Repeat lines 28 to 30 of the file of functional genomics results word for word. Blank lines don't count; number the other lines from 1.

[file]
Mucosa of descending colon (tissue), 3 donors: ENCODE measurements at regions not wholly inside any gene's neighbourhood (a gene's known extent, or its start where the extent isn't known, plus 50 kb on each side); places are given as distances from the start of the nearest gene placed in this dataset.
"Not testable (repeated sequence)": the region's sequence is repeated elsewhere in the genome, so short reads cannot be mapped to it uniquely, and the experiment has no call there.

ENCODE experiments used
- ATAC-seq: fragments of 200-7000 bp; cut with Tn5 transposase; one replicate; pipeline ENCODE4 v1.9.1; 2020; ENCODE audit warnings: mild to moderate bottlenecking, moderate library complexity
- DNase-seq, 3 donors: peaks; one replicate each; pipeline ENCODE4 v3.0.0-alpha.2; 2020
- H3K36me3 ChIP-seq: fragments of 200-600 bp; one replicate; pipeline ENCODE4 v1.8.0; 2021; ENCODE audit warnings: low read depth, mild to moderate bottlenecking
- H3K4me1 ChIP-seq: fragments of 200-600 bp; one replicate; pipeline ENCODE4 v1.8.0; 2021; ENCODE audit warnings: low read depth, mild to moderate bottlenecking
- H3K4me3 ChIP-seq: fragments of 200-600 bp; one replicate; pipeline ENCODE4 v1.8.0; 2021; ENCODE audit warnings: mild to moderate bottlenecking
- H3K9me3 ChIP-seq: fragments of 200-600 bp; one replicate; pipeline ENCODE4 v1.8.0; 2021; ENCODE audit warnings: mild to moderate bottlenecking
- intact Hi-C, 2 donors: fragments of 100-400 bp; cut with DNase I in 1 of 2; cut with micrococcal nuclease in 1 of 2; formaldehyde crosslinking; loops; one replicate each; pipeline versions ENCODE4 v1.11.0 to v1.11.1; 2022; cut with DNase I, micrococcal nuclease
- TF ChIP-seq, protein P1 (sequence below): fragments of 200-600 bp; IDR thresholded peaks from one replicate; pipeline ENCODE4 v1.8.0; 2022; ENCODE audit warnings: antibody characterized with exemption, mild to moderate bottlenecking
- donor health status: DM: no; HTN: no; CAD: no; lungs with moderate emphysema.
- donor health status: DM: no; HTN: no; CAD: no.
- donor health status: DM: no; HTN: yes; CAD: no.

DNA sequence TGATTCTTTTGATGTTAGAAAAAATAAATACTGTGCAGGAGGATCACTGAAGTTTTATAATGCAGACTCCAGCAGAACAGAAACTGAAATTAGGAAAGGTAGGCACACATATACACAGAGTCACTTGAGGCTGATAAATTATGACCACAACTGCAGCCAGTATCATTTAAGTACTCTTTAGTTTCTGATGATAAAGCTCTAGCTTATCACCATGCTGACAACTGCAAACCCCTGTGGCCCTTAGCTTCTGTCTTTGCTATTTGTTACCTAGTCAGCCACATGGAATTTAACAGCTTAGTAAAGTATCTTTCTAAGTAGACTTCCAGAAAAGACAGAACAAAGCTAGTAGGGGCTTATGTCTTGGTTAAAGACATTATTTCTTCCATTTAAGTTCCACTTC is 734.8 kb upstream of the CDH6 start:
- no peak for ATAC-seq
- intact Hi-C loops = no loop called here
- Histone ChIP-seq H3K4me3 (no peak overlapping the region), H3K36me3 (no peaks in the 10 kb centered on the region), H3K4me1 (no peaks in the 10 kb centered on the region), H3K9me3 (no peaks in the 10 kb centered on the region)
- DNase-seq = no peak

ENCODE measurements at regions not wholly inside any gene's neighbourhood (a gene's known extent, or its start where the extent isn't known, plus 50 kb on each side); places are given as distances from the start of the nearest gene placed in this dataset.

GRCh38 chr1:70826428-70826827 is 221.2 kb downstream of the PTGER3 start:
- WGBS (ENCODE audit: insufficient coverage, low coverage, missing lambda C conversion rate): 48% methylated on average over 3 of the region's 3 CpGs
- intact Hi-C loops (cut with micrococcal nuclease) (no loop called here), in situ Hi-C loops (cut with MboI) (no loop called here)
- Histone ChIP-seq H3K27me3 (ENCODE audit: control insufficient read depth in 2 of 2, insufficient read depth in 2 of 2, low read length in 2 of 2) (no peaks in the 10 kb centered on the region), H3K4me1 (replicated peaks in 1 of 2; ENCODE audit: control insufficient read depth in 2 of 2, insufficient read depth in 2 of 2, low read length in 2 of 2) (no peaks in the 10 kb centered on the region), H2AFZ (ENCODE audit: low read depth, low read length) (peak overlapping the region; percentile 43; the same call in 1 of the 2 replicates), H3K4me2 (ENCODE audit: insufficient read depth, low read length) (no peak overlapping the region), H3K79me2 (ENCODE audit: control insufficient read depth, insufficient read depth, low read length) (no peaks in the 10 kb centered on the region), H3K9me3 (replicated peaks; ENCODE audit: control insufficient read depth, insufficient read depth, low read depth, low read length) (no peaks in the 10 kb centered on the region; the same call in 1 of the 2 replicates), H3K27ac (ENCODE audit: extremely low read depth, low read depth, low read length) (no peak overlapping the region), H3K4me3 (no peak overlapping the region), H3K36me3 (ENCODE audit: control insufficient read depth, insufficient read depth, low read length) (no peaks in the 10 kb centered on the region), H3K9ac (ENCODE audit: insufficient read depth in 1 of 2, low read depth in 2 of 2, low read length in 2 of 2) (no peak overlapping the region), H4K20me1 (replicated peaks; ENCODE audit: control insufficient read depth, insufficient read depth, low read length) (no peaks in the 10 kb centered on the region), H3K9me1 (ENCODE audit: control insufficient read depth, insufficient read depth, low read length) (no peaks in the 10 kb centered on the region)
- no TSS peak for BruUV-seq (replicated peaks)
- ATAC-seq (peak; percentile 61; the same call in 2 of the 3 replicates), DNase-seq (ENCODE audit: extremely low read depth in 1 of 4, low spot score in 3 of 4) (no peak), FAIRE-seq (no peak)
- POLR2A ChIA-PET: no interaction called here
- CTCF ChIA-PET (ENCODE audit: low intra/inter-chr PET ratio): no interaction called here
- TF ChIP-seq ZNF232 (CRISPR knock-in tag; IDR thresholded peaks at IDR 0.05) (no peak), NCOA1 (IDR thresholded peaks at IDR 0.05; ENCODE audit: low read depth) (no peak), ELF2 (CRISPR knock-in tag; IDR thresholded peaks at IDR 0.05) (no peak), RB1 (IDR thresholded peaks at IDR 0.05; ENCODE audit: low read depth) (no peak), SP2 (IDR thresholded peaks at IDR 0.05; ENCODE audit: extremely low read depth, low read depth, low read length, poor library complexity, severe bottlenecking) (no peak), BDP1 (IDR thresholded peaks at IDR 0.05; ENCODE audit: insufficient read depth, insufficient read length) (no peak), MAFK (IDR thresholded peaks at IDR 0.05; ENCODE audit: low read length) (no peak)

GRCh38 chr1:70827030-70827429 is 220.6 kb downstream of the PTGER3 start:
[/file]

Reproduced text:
- CTCF ChIA-PET (ENCODE audit: low intra/inter-chr PET ratio): no interaction called here
- TF ChIP-seq ZNF232 (CRISPR knock-in tag; IDR thresholded peaks at IDR 0.05) (no peak), NCOA1 (IDR thresholded peaks at IDR 0.05; ENCODE audit: low read depth) (no peak), ELF2 (CRISPR knock-in tag; IDR thresholded peaks at IDR 0.05) (no peak), RB1 (IDR thresholded peaks at IDR 0.05; ENCODE audit: low read depth) (no peak), SP2 (IDR thresholded peaks at IDR 0.05; ENCODE audit: extremely low read depth, low read depth, low read length, poor library complexity, severe bottlenecking) (no peak), BDP1 (IDR thresholded peaks at IDR 0.05; ENCODE audit: insufficient read depth, insufficient read length) (no peak), MAFK (IDR thresholded peaks at IDR 0.05; ENCODE audit: low read length) (no peak)

GRCh38 chr1:70827030-70827429 is 220.6 kb downstream of the PTGER3 start: